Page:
Kepler-62 is a K-type main sequence star located approximately 990 light years from Earth in the constellation Lyra. It is in the field of view of the Kepler spacecraft, which was used by NASA’s Kepler Mission to detect planets that may be transiting their stars. It was announced on April 18, 2013, that the star has five planets, two of which, Kepler-62e and Kepler-62f, are within the star’s habitable zone. Kepler-62f, the most distant, is most likely a rocky planet.
Nomenclature and history
Kepler-62 was assigned the 2MASS catalogue number 2MASS J18525105+4520595 prior to Kepler observation. It is designated as KIC 9002278 in the Kepler Input Catalog, and when transiting planet candidates were discovered, it was given the Kepler object of interest number of KOI-701.
NASA’s Kepler Mission, which is tasked with discovering planets in transit around their stars, detected planetary candidates in the vicinity of the star. Kepler’s transit method involves detecting brightening dips in stars. These brightness dips can be attributed to planets whose orbits pass in front of their stars from Earth’s perspective, though other phenomena may also be to blame, which is why the term planetary candidate is used.
Following the publication of the discovery paper, the Kepler team named the system “Kepler-62.” The star was named Kepler-62 by the discoverers, as is the standard procedure for naming the exoplanets discovered by the spacecraft. As a result, this is the name given to the star and its planets by the general public.
Candidate planets that are associated with stars studied by the Kepler Mission are assigned the designations “.01”, “.02”, “.03”, “.04”, “.05” etc. after the star’s name, in the order of discovery. If planet candidates are detected simultaneously, then the ordering follows the order of orbital periods from shortest to longest. Following these rules, the first three candidate planets were detected simultaneously, with orbital periods of 18.16406, 5.714932, and 122.3874 days, respectively, in the 2011 data release, with another two candidate planets, with orbital periods of 267.29 and 12.4417 days, respectively, being detected in a 2012 data release by the Kepler spacecraft.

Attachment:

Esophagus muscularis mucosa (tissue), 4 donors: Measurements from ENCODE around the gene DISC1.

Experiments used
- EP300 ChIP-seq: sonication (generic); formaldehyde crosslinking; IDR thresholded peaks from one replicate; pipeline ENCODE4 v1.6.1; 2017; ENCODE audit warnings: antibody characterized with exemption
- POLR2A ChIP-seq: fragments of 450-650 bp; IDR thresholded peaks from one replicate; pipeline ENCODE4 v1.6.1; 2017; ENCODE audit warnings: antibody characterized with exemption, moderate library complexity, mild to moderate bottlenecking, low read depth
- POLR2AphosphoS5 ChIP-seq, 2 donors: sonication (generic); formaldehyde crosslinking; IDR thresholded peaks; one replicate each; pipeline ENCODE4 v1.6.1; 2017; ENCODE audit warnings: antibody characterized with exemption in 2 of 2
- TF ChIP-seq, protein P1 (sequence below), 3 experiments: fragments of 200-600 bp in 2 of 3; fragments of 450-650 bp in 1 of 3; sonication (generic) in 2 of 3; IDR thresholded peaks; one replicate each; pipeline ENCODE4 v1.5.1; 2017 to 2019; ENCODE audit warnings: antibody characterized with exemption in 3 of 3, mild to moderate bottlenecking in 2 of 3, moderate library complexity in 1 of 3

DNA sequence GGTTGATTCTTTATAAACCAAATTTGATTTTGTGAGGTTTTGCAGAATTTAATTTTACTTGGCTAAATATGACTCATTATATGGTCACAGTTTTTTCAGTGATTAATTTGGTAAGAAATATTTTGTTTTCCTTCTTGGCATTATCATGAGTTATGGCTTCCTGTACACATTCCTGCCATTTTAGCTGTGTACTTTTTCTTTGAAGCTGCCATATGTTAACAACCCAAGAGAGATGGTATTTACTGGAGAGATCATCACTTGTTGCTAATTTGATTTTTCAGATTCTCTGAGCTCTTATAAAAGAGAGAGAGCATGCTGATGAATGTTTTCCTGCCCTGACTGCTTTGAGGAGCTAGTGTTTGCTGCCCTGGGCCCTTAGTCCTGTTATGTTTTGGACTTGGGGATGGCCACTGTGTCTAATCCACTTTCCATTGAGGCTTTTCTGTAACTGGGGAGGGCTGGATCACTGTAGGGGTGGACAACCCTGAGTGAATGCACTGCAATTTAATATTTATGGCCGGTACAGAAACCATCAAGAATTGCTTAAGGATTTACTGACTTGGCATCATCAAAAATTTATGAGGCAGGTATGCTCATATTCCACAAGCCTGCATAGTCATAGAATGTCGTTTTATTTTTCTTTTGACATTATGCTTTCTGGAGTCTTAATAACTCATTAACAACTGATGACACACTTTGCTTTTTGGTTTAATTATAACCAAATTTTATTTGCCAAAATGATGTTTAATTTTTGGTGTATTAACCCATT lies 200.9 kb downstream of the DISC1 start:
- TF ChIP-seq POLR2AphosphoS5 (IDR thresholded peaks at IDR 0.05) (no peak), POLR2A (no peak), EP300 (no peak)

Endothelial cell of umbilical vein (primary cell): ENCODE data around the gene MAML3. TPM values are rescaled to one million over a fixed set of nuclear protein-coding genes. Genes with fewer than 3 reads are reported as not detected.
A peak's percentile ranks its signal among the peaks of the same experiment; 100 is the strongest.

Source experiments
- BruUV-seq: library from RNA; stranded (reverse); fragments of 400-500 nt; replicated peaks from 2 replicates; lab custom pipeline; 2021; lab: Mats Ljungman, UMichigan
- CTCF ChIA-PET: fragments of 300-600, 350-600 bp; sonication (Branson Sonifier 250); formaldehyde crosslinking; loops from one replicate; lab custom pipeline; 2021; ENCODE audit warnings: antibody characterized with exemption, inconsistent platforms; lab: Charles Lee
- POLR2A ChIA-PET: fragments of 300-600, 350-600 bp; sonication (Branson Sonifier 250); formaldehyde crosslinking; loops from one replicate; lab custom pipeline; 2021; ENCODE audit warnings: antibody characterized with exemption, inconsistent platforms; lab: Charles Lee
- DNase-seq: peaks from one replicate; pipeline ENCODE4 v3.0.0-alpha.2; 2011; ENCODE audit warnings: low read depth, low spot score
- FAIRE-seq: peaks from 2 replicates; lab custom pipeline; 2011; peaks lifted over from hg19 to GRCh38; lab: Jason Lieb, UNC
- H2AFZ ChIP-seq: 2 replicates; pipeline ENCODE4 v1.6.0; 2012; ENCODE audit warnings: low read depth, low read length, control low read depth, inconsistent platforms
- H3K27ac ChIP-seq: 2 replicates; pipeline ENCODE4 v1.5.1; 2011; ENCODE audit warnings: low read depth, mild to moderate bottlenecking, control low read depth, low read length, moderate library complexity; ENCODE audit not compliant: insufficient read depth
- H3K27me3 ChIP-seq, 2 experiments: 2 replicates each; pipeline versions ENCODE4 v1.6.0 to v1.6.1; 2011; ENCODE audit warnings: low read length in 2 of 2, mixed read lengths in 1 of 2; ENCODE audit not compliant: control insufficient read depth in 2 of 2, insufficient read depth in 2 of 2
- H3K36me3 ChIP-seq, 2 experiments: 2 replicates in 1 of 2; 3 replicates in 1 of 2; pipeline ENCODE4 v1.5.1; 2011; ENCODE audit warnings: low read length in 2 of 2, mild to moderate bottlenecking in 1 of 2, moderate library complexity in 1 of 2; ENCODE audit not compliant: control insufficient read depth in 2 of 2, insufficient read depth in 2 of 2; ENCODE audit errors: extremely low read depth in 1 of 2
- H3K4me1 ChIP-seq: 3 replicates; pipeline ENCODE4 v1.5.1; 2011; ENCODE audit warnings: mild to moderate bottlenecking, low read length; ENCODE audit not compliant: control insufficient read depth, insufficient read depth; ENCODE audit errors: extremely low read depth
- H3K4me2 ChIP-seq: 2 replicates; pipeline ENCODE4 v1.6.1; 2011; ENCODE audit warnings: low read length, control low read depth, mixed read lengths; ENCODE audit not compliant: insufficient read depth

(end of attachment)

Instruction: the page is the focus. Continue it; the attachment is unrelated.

The letters b, c, d, e, and f refer to the order of discovery. The letter b is assigned to the first planet orbiting a given star, followed by the remaining lowercase letters of the alphabet. Because all of the known planets in the Kepler-62 system were announced at the same time, b is assigned to the closest planet to the star and f to the farthest. The star’s name, Kepler-62, is derived directly from the fact that it is the 62nd star discovered by Kepler to have confirmed planets.
Kepler-62 is a K-type main sequence star with 69% the mass and 64% the radius of the Sun. It is 7 billion years old and has a temperature of 4925 K. The Sun, on the other hand, is approximately 4.6 billion years old and has a temperature of 5778 K.
The star has a metallicity ([Fe/H]) of about -0.37, or about 42% of the amount of iron and other heavier metals found in the Sun, which is comparable to Kepler-442. The star’s luminosity is typical for a star like Kepler-62, with a luminosity that is approximately 21% of that of the sun.
The apparent magnitude of the star, or how bright it appears from Earth, is 13.75. Therefore, it is too dim to be seen with the naked eye.
All known planets transit the star, which means that their orbits appear to cross in front of their star from Earth’s perspective. Their inclinations to the Earth’s line of sight, or how far above or below the plane of sight they are, differ by less than one degree. By monitoring each planet’s transit of the star, direct measurements of the planets’ periods and relative diameters (in comparison to the host star) are possible. The exact eccentricity of the planets is unknown, but estimates place it very close to zero, resulting in a mostly circular orbit for the planets.